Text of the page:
Lani Watson

lani watson
Area of Specialisation:
Membership Type:

Postdoctoral Research Fellow, University of Oxford


Leverhulme Early Career Fellow, University of Edinburgh


Research Fellow, Institute for the Study of Human Flourishing, University of Oklahoma


Teaching Fellow, University of Edinburgh


PhD Philosophy, University of Edinburgh


MSc Philosophy, University of Edinburgh

2004-2007 BA Philosophy, University of York


2022 (forth) Watson, L. The Role of Curiosity in Successful Collaboration. Scientia et Fides special issue edited by Aguinalde, I. and Vanney, C.
2022 (forth) Notess, S. and Watson, L. The Ethics of Media Interviewing: Asking good questions and listening to the answers. Routledge Handbook of Media Ethics edited by Fox, C. and Saunders, J.
2022 Watson, L. Cultivating Curiosity in the Information Age. Values and Virtues for a Challenging World edited by Palermos, O. and Webber, J. Cambridge University Press.
2022 Watson, L. The Social Virtue of Questioning: A Genealogical Account. Social Virtue Epistemology edited by Alfano, M., de Ridder, J. and Klein, C. New York: Routledge, 424-441.

Watson, L. Cultivating Curiosity in the Contemporary University: How universities fall short of aspiration. The Promise of the University: Reclaiming Humanity, Humility, and Hope edited by Mahon, A. Springer., 119-132.


Watson, L. How to arrive at questions: A response to Cordes. Asking and Answering edited by Cordes, M. Tübingen: Narr Francke Attempto Verlag GmbH + Co., 176-182.


Watson, L. The Right To Know: Epistemic Rights And Why We Need Them. London: Routledge.


Watson, L. What is a Question. Philosophy, RIP Supplement 89: 273-297.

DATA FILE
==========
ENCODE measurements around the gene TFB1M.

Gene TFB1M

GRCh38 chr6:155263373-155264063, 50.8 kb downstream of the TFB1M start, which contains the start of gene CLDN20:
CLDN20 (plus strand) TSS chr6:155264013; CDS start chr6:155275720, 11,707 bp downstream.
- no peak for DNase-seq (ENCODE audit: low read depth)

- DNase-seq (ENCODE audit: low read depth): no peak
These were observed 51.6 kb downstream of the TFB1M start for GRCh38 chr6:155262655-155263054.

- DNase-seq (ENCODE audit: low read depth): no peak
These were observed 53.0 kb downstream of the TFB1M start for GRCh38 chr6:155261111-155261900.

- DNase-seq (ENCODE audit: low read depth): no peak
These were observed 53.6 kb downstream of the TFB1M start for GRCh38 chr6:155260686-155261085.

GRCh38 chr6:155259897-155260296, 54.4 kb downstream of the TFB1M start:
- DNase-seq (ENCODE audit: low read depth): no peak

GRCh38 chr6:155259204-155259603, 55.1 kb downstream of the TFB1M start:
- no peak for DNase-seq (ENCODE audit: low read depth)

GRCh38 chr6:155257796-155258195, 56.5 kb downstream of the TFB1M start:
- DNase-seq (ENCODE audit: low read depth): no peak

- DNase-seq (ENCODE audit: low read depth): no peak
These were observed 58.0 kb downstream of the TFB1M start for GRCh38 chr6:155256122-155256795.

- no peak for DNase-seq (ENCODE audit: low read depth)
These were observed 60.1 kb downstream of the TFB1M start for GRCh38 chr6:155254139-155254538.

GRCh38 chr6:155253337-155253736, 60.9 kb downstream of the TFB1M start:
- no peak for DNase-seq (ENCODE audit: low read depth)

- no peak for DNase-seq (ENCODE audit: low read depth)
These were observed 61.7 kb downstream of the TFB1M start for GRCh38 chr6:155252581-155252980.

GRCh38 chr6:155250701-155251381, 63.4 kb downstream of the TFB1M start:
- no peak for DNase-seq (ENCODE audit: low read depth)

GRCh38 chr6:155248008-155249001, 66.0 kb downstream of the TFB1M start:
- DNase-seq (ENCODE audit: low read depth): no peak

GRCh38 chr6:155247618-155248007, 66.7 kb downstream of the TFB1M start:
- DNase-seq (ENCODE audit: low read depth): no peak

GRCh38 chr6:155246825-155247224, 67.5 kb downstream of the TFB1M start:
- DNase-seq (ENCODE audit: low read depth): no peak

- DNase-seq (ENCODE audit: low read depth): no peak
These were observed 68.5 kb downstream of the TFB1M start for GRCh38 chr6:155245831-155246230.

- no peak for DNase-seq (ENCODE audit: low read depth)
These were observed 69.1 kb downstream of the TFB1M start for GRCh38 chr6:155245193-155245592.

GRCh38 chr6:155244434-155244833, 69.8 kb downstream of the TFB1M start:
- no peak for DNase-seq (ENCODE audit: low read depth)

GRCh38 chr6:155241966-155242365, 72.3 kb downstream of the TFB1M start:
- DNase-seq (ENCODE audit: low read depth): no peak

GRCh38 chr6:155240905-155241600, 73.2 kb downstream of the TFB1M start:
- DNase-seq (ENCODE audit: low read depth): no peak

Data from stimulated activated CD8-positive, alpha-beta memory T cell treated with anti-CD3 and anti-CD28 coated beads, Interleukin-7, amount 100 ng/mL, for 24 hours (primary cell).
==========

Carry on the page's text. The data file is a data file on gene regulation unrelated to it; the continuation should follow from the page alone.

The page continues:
Watson, L. Epistemic Rights in a Polarized World. Polarisation, Arrogance, and Dogmatism: Philosophical Perspectives, Routledge edited by Lynch, M. and Tanesini, A.


Watson, L. Vices of Questioning in Public Discourse. The Routledge Handbook of Vice Epistemology edited by Battaly, H.


Watson, L. ‘Knowledge is Power’: Barriers to Intellectual Humility in the Classroom. The Routledge Handbook of the Philosophy of Humility edited by Alfano, M, Lynch, M. and Tanesini, A., 439-450.


Watson, L. Educating for Inquisitiveness: A Case Against Exemplarism for Intellectual Character Education. Journal of Moral Education 48(3): 303-315.


Watson, L. Educating for Good Questioning as a Democratic Skill. The Routledge Handbook of Social Epistemology edited by Miranda Fricker, Peter J. Graham, David Henderson and Nikolaj J.L.L. Pedersen. New York: Routledge, 437-446.


Watson, L. & Wilson, A. T., Review Essay: Exemplarist Moral Theory. Journal of Moral Philosophy 16: 755-767.


Watson, L. Educating for Good Questioning: A Tool for Intellectual Virtues Education. Acta Analytica 33(3): 353-370.


Watson, L. Systematic Epistemic Rights Violations in the Media: A Brexit Case Study. Social Epistemology 32(2): 88-102.


Watson, L. Curiosity and Inquisitiveness. The Routledge Handbook of Virtue Epistemology edited by Heather Battaly. New York: Routledge.


Watson, L. Educating for Curiosity. The Moral Psychology of Curiosity edited by Ilhan Inan, Lani Watson, Dennis Whitcomb and Safiye Yigit. Rowman & Littlefield, 293-310.


Watson, L. Why Should We Educate For Inquisitiveness. Intellectual Virtues and Education: Essays in Applied Virtue Epistemology edited by Jason Baehr. New York: Routledge, 38-53.


Watson, L. The Epistemology of Education. Philosophy Compass 11(3): 146-159.

2015 Watson, L. What Is Inquisitiveness. American Philosophical Quarterly 52(3): 273-288


My research focuses on questions and questioning. I work primarily in applied epistemology and practical ethics, including social and virtue epistemology, the ethics of technology, and the philosophy of education. I am currently working as a Postdoctoral Research Fellow, where I am conducting empirical and theoretical research examining the role that good and bad questioning plays in the 'technomoral ecosystem' of the technology sector, including in ethical decision-making, creative problem-solving, EDI, and effective leadership. My recent book is titled The Right To Know: Epistemic Rights and Why We Need Them (Routledge, 2021).